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Longitudinal effect following initiation of highly active antiretroviral therapy on plasma and cervico-vaginal HIV-1 RNA among women in Burkina Faso
  1. N Nagot1,3,
  2. A Ouedraogo1,
  3. H A Weiss2,
  4. I Konate1,
  5. A Sanon1,
  6. M-C Defer1,
  7. A Sawadogo4,
  8. J-B Andonaba4,
  9. R Vallo1,
  10. P Becquart3,
  11. M Segondy3,
  12. P Mayaud2,
  13. P Van de Perre3
  1. 1
    Centre Muraz, Bobo-Dioulasso, Burkina Faso
  2. 2
    London School of Hygiene and Tropical Medicine, London, UK
  3. 3
    Université Montpellier 1, EA 4205 Transmission, Pathogenese et Prevention de l’infection par le VIH and CHU Montpellier, Laboratoire de Bactériologie-Virologie, Montpellier, France
  4. 4
    University Hospital, Bobo-Dioulasso, Burkina Faso
  1. Nicolas Nagot, Université Montpellier 1, EA 4205 Transmission, Pathogenese et Prevention de l’infection par le VIH and CHU Montpellier, CHU Arnaud de Villeneuve, Montpellier, France; n_nagot{at}


Background: Highly active antiretroviral therapy (HAART) could decrease HIV-1 transmissibility by reducing genital and plasma HIV-1 RNA.

Methods: We evaluated the effect of HAART on genital and plasma HIV-1 RNA in a cohort of 39 antiretroviral-naïve women in Burkina Faso. Cervico-vaginal lavages were collected before HAART initiation and at six visits over 28 weeks while on HAART. Blood samples were collected at baseline and at three and four visits for CD4 and plasma HIV-1 RNA measurements, respectively.

Results: Before HAART, 72% of women had detectable genital HIV-1 RNA. After 18 weeks on HAART, only one woman (2.5%) had detectable plasma HIV-1 RNA and two women (5.1%) had detectable genital HIV-1 RNA. Similar results were observed at each follow-up visit. However, 16/34 (47%) women with consistently undetectable plasma HIV-1 RNA shed HIV-1 at least once between weeks 18 and 28. In samples with detectable genital HIV-1, the mean quantity of HIV-1 RNA decreased from 3.87 prior to HAART to 3.04 log10 copies/mL at last visit (median 29 weeks; a 6.8-fold decrease in absolute number of copies/mL) (p = 0.04). A significant median CD4 lymphocyte cell gain of 121 cells/μL (interquartile range 59 to 204) was measured between pre-HAART and last visit.

Conclusion: These findings suggest that HAART could play a role in reducing HIV transmission in Africa; however, they underscore the need to emphasise safe sex practices with patients taking HAART.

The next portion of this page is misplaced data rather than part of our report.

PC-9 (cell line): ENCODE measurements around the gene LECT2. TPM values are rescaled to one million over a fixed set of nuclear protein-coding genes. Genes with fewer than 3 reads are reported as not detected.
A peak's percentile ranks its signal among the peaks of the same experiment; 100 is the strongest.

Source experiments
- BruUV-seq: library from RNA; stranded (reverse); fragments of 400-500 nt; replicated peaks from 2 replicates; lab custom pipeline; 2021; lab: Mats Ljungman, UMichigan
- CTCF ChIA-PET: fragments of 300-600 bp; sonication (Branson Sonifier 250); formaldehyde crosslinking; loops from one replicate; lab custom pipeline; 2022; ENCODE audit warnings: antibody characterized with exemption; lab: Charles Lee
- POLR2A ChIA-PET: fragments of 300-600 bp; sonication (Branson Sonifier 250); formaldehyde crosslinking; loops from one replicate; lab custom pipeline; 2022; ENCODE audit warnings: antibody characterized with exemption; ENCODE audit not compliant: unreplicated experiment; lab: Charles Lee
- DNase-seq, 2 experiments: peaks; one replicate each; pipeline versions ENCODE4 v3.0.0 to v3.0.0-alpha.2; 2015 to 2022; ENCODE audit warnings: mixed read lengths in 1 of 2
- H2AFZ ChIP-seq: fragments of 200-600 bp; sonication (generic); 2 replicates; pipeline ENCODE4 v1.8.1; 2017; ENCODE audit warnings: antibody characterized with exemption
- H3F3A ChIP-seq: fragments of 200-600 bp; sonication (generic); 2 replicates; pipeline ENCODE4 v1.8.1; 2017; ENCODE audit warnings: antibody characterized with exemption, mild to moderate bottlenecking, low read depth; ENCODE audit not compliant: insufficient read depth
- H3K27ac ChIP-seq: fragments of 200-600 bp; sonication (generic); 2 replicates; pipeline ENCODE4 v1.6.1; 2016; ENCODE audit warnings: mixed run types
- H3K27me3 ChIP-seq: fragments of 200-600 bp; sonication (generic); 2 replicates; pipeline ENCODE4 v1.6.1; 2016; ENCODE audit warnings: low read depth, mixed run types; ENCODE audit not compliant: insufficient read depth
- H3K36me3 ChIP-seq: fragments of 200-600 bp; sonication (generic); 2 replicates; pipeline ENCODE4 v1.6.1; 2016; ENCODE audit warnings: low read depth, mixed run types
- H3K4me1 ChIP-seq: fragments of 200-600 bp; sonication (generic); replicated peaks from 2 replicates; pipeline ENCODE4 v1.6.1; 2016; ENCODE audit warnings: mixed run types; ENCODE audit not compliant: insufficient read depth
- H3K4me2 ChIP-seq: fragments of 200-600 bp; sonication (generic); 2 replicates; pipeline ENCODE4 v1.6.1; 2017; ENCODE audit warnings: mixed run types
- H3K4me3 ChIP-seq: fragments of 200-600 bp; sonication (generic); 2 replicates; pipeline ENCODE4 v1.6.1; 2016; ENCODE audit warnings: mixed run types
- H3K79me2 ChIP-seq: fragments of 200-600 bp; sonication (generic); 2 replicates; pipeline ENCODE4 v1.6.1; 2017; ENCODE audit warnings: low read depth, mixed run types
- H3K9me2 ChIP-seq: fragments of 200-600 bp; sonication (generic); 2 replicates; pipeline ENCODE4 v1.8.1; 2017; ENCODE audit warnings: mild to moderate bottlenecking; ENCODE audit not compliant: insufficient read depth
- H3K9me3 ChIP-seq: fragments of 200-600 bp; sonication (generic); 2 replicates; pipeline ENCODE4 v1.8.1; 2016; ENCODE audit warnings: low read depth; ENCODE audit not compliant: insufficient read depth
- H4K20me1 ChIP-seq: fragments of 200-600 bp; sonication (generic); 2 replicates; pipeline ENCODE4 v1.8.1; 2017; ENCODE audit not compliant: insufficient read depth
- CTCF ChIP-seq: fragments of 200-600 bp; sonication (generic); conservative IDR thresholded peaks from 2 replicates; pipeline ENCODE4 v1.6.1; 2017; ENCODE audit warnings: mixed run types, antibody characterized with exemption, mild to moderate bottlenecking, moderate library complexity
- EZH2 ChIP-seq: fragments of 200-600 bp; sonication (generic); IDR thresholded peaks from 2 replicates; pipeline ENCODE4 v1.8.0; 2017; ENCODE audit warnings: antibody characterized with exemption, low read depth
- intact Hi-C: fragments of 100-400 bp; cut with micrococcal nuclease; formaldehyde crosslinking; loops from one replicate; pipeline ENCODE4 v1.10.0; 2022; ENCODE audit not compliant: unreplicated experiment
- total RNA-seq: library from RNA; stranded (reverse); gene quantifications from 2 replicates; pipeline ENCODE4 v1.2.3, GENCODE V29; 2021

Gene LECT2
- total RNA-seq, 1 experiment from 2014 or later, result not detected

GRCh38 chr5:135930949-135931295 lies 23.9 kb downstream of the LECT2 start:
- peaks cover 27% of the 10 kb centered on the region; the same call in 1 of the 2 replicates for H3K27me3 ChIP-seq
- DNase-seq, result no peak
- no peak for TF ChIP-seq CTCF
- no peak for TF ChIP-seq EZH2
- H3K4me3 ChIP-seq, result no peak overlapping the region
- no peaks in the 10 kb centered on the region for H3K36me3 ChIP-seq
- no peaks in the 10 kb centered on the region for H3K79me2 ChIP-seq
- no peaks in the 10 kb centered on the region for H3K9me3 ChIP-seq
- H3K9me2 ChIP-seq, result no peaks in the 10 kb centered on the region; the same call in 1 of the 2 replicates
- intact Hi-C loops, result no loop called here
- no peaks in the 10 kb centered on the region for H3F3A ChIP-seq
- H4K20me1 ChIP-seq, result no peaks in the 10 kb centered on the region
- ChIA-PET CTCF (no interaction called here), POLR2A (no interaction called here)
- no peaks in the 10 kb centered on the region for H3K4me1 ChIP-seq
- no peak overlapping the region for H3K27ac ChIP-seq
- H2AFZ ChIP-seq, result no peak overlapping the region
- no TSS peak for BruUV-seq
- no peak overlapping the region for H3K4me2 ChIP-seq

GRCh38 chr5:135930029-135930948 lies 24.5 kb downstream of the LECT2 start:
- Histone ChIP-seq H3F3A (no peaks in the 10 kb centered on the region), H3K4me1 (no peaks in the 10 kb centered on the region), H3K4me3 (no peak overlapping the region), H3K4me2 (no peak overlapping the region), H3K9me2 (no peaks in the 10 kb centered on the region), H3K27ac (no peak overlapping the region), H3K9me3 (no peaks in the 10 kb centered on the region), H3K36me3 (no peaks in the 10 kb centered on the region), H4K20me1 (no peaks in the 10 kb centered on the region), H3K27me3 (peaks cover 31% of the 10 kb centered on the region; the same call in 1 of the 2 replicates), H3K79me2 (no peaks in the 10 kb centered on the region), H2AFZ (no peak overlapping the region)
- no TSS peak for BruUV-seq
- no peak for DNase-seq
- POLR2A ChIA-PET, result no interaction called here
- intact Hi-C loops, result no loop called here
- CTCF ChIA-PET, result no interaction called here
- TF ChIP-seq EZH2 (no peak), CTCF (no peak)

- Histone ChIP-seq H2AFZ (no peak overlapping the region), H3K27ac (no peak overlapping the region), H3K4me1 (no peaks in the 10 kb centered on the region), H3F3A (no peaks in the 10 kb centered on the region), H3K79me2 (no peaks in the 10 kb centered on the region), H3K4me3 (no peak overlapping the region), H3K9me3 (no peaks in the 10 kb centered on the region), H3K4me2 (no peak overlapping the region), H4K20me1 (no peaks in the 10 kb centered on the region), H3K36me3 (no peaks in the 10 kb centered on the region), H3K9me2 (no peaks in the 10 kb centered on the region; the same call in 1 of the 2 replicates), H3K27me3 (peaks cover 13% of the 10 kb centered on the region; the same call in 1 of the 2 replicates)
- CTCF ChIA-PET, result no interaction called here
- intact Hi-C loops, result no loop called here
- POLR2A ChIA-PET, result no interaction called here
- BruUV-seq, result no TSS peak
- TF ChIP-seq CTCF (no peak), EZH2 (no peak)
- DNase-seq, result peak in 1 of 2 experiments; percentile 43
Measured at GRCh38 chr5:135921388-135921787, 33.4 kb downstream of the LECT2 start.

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  • Composition of the Yerelon study group: E Bahembera, A Berthe, M Coulibaly, M-C Defer, R Diallo, D Djagbare, I Konate, F Ky-Dama, G T M’Boutiki, N Meda, I Millogo, N Nagot, A Ouedraogo, D Ouedraogo, F Rouet, A Sanon, H Sawadogo, R Vallo and L Vergne (deceased January 2007) (Centre Muraz, Bobo-Dioulasso, Burkina Faso); P Mayaud, N Nagot and H A Weiss (London School of Hygiene and Tropical Medicine, London, UK); P Becquart, V Foulongne, M Segondy and P Van de Perre (Montpellier University Hospital, and UMR 145, Institute for Research and Development, University of Montpellier 1, Montpellier, France); J-B Andonaba and A Sawadogo (University Hospital of Bobo-Dioulasso, Burkina Faso).

  • Contributors: NN, PM and PV designed and coordinated the study; AO and NN implemented the study with IK, AS and MCD; AS and JBA were the HIV clinical experts. Laboratory analyses were conducted by MCD under the supervision of PV, HW was responsible for the statistical analysis with NN, RV and PM; the first draft of the manuscript was written by NN, PV and PM. All authors contributed significantly to the manuscript and approved the final version.

  • Funding: This study was sponsored by Agence Nationale de Recherches sur le SIDA et les Hepatites (ANRS), France, grant ANRS 1291 and ANRS 1285. Additional financial support was provided through the UK’s Department for International Development (DFID) funded Knowledge Programme on HIV/AIDS & STI of the London School of Hygiene and Tropical Medicine.

  • Competing interests: None.